Between Sept. 11 and Oct. 4, 2001, the United States was paralyzed by fear: First of terrorism, from the World Trade Center attacks, and then of bioterrorism, because so many government planners believed a biowarfare attack would follow a conventional one. They were right. In this ongoing excerpt from Beating Back the Devil, a history of the CDC’s Epidemic Intelligence Service, a team of young disease detectives fans out across New York City in the wake of Sept. 11, hunting for any signals of a bioterror epidemic and struggling to separate what they see from common illnesses and panicked false alarms. While they search, a victim of bioterror does turn up — but far from New York City, at the other end of the East Coast.
Terrorism, 2001: New York City and Washington, D.C. (Part 3)
On Sept. 30, a newspaper photo editor named Bob Stevens who lived in Lantana, Fla. abruptly came down with a fever and chills. Two days later, he grew so disoriented that his wife took him to the emergency department. Within a few hours, he had a seizure and lapsed into a coma. Doctors thought at first that he had meningitis. They did an X-ray, which showed a peculiar widening of the mediastinum, a vertical space between the lungs that houses the heart, the major blood vessels and nerve trunks, and clusters of lymph nodes. When they tapped his spinal fluid and stained it to look for the organism that was making him sick, they found chains of rod-shaped bacteria that gleamed purple with one of the stains they had used. Very few bacteria possessed that shape and responded in that manner to that particular stain. The lead candidate was Bacillus anthracis, the cause of anthrax disease.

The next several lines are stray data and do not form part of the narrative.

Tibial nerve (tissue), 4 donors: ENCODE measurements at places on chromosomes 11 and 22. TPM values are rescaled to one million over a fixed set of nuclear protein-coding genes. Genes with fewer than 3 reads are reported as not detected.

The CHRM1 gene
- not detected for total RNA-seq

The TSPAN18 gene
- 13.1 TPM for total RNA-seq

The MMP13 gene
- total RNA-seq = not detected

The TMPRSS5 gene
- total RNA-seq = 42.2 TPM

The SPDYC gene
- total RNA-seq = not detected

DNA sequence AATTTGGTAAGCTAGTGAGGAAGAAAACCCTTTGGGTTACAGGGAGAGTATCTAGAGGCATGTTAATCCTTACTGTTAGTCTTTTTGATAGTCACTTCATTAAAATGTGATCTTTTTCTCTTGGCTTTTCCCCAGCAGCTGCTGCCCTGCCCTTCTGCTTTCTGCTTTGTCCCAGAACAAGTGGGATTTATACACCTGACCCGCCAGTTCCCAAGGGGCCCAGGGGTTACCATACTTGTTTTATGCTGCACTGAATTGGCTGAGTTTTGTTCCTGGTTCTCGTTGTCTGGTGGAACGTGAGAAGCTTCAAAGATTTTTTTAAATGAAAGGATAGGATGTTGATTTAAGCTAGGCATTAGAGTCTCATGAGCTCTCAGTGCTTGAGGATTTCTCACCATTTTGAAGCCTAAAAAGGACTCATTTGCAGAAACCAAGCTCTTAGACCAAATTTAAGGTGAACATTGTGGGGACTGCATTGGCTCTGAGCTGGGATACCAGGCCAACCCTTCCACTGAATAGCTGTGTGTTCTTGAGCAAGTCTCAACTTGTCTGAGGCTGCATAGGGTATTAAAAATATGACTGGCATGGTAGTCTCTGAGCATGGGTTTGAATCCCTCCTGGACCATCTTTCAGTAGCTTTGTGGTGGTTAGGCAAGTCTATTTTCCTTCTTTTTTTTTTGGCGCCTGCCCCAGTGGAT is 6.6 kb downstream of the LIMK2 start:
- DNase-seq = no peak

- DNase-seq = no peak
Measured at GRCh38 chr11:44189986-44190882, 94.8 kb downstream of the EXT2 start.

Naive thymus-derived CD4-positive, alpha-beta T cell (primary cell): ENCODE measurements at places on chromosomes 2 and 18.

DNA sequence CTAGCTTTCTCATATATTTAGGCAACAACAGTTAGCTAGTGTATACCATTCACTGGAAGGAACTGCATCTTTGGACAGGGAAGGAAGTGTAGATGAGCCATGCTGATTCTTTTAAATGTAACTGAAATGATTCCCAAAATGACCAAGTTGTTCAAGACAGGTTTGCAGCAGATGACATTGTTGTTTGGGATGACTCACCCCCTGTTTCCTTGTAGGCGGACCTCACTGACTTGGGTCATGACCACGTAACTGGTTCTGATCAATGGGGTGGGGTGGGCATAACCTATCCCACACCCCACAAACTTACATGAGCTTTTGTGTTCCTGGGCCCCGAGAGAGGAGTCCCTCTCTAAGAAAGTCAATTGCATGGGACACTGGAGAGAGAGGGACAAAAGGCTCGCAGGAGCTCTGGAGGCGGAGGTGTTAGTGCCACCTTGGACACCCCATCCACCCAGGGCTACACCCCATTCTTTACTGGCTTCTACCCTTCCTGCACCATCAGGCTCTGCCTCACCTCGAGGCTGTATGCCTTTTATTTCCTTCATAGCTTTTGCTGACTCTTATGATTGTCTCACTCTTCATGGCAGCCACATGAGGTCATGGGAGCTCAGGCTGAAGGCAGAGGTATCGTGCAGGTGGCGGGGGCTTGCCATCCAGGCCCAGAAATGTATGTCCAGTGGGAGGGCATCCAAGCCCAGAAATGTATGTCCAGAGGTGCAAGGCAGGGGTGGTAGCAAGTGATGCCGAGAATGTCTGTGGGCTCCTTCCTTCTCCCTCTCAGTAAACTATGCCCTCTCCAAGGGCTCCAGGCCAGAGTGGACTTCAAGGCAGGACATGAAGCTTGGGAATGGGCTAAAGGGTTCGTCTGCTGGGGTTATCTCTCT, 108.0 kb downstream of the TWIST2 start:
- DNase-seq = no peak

Anthrax was a rare occurrence in humans in the United States. It was also one of the pathogens planners thought would be mostly likely to be used as an agent of bioterrorism.